Creating a Content Strategy
Content is the fuel to your jetpack or the bellows to your fire, if you know what I mean. Your website may be beautiful, but without the right words, search engines won’t ever be able to find it and show it to searchers everywhere. Forging a content strategy that makes big strides for your site’s traffic is tough. You need to gobsmack searchers with relevant information that uniquely combines interesting writing and informational bulk with digestible concision. Essentially, you need to say the right words in the right way when the right people are searching for them. Here’s how:
1. Unearth Your Target Audience
No matter what industry you’re writing about, you need to constantly be asking yourself, “Who is looking for this information?” Who is that person searching for your content about roofing or gravel or archery targets or whatever you might be writing about that day?
Identify your target audience. You can do this by assigning strict demographics, e.g., 34-year old, male, single, one dog, drives a Porsche, lives in Detroit, etc. Or you can abide by a looser model, e.g., older woman who might be a mom and simply wants to know how to go about refinishing her kitchen floors. Both definitions can guide you, the writer, toward the approach you should take with your content. Make sure what you say and how you say it aligns with your audience. So when describing how to refinish hardwood, don’t go off on a great surfing analogy because it just might not click with who you’re writing for.
2. Be an Expert
It’s hard to craft a strategic content plan when you know zilch about the niche you’re writing about. As a content writer, you’re met with a cornucopia of topics weekly, and you can’t possibly be expected to be a pre-existing expert on, well, everything. But you can become an expert. And then you can become a trivia master on weeknights.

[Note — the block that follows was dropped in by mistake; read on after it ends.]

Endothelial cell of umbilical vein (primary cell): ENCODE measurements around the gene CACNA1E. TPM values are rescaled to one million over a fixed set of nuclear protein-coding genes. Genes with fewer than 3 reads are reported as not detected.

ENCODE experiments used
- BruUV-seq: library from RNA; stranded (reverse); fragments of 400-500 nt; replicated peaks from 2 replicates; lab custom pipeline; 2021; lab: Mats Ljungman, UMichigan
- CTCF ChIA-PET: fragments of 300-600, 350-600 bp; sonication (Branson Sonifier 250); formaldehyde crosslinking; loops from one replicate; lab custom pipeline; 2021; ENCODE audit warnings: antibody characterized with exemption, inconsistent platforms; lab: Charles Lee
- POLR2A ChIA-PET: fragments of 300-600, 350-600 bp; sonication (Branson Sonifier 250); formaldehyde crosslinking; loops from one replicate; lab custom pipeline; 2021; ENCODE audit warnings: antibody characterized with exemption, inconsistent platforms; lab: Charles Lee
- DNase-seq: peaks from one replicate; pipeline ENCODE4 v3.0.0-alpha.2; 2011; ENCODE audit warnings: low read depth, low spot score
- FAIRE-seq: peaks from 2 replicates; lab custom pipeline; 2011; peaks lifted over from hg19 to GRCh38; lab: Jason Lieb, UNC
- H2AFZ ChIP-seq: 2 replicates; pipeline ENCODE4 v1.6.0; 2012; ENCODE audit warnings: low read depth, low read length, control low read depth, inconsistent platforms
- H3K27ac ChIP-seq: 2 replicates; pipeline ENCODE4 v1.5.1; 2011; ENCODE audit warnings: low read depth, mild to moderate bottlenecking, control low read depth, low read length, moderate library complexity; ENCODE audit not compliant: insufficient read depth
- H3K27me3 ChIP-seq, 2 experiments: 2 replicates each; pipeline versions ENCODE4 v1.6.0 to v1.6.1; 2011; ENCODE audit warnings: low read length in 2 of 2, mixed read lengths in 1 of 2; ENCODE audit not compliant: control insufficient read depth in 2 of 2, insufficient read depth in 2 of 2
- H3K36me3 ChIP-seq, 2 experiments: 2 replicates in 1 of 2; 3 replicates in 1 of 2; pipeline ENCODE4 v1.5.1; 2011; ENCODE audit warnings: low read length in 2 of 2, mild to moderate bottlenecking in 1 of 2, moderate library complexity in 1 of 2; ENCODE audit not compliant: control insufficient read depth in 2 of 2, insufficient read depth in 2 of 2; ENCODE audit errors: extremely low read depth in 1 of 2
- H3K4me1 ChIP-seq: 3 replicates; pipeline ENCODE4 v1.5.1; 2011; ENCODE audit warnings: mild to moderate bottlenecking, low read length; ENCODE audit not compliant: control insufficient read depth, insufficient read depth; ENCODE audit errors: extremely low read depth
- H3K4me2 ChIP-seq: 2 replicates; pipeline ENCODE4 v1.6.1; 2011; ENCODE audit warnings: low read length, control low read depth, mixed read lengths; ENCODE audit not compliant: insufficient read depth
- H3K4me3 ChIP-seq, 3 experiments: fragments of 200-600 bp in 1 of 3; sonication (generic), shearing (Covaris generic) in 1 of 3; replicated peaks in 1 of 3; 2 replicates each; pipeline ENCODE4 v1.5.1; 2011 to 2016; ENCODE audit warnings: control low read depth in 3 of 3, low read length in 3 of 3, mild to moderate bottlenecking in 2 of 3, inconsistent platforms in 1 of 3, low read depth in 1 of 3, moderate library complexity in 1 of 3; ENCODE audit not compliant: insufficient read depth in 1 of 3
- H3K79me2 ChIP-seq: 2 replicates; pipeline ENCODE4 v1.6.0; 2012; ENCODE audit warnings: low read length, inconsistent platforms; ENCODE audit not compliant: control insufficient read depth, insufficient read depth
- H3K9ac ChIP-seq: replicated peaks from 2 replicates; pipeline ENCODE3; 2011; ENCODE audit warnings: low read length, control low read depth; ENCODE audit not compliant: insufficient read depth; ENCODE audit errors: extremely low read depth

When traversing into uncharted territories, do your homework. Thoroughly researching your client’s business and industry will serve you in everything you create for them. Not only should you establish a broad knowledge, but you should also be doing some seriously in-depth research when you write very targeted or specific blogs, articles, etc.
Did you read that part about keywords above? Read it again. Knowing the industry you’re writing about means you’ll be able to pick out the best keywords you should be using. The more long-tail keywords you can base content around, the better for your client.
3. Content Cocktail
Words are great. Super awesome. I love them. I’m guessing you do, too. Or maybe you should if they’re a part of your career. However, being a veritable content mixologist is key to a memorable and effective content strategy. Blog posts are great and many websites ride the blog wave to keep traffic up and rankings high, but playing with and without words is fun, too.
Consider more than short-form blog posts. Regularly write long-form articles chockfull of pertinent info. Create learning and informative resources to appeal to your target searcher—guides, how-to instructions, top 10 lists, etc. Branch into videos, audio or visual aspects. Perhaps record a quick podcast discussing your subject or assemble an easily shareable infographic. Making content that works well with social is awesome and only raises visibility across the web.
Not only do readers like fresh content, but let’s get real, so does Google. Don’t let your readership dwindle or your credibility die off in search engine land because you throw a sloppy short blog up on your site every three months. If you truly want to start ranking for specific keywords and driving traffic to your site, look at posting at least once a month. Any less and you’ll hardly be treading water.
Create an organized content calendar that takes into account content mix and seasonality—for instance, you’ll want to start getting in the holiday spirit around October. By laying out what you’re going to write about when provides an easy way to make sure you’re sticking to your schedule and that your topics are on-point. Remember, though, that content calendars aren’t etched in stone. If one topic is doing better than others, maybe let that linger a bit more and keep creating content around that. Being flexible yet consistent is an important characteristic for any writer.